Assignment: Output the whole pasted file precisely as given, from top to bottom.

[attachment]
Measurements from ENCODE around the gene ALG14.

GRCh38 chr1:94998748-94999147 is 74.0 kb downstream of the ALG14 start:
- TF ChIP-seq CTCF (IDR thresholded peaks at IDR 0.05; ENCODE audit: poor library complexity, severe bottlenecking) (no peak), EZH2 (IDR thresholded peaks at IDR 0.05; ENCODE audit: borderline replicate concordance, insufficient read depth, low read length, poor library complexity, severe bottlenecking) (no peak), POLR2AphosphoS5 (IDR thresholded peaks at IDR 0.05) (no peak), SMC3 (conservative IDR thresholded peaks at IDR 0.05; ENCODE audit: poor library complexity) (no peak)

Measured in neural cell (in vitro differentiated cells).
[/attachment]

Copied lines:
Measurements from ENCODE around the gene ALG14.

GRCh38 chr1:94998748-94999147 is 74.0 kb downstream of the ALG14 start:
- TF ChIP-seq CTCF (IDR thresholded peaks at IDR 0.05; ENCODE audit: poor library complexity, severe bottlenecking) (no peak), EZH2 (IDR thresholded peaks at IDR 0.05; ENCODE audit: borderline replicate concordance, insufficient read depth, low read length, poor library complexity, severe bottlenecking) (no peak), POLR2AphosphoS5 (IDR thresholded peaks at IDR 0.05) (no peak), SMC3 (conservative IDR thresholded peaks at IDR 0.05; ENCODE audit: poor library complexity) (no peak)

Measured in neural cell (in vitro differentiated cells).